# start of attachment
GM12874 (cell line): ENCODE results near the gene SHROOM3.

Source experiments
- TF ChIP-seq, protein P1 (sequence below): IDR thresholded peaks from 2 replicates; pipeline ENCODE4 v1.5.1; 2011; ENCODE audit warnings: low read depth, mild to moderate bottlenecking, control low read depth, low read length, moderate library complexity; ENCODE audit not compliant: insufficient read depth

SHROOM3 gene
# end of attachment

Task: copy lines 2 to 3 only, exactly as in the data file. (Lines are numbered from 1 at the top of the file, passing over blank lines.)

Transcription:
Source experiments
- TF ChIP-seq, protein P1 (sequence below): IDR thresholded peaks from 2 replicates; pipeline ENCODE4 v1.5.1; 2011; ENCODE audit warnings: low read depth, mild to moderate bottlenecking, control low read depth, low read length, moderate library complexity; ENCODE audit not compliant: insufficient read depth